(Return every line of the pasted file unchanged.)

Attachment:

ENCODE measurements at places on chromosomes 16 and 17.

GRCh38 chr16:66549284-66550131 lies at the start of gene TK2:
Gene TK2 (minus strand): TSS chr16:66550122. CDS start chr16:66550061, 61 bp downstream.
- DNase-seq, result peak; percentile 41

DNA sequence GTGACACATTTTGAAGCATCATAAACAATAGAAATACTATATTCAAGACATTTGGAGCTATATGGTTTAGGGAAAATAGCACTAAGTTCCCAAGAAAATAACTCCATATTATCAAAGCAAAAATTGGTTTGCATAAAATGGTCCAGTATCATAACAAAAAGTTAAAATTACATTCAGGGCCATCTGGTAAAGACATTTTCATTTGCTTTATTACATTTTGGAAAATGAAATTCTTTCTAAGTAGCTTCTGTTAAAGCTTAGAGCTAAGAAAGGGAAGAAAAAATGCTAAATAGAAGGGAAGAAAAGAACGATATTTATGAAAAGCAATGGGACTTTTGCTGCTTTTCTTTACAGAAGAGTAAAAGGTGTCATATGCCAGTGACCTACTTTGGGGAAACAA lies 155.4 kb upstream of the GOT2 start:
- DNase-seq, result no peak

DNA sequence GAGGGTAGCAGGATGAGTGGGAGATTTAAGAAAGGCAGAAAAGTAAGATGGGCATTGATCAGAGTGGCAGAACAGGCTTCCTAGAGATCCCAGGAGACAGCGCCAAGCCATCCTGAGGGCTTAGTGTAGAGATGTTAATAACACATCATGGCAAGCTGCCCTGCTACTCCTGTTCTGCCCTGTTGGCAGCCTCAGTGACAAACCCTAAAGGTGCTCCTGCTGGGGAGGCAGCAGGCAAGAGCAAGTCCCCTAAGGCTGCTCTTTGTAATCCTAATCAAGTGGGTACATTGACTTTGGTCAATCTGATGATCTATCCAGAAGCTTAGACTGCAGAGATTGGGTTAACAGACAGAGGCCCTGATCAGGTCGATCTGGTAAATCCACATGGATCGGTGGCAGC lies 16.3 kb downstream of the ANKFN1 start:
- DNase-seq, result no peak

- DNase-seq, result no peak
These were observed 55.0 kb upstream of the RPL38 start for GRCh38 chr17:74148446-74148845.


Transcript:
ENCODE measurements at places on chromosomes 16 and 17.

GRCh38 chr16:66549284-66550131 lies at the start of gene TK2:
Gene TK2 (minus strand): TSS chr16:66550122. CDS start chr16:66550061, 61 bp downstream.
- DNase-seq, result peak; percentile 41

DNA sequence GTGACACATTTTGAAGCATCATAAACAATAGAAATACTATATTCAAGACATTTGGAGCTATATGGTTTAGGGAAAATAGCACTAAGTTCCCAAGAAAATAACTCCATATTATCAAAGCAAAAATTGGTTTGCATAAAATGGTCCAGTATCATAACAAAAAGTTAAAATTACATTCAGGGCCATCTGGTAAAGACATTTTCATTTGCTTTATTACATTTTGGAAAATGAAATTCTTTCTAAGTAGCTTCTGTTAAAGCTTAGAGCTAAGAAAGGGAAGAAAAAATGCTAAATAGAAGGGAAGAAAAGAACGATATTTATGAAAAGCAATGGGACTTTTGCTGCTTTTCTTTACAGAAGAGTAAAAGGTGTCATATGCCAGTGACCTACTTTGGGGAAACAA lies 155.4 kb upstream of the GOT2 start:
- DNase-seq, result no peak

DNA sequence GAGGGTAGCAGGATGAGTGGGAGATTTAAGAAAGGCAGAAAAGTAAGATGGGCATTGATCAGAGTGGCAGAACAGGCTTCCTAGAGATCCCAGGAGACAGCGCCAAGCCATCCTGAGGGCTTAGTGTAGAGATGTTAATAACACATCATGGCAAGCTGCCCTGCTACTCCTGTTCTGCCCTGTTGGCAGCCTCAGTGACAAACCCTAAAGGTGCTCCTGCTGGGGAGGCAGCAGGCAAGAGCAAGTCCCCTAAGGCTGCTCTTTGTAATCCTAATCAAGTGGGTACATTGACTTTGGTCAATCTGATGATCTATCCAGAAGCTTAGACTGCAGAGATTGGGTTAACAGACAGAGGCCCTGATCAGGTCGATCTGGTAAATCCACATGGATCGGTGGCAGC lies 16.3 kb downstream of the ANKFN1 start:
- DNase-seq, result no peak

- DNase-seq, result no peak
These were observed 55.0 kb upstream of the RPL38 start for GRCh38 chr17:74148446-74148845.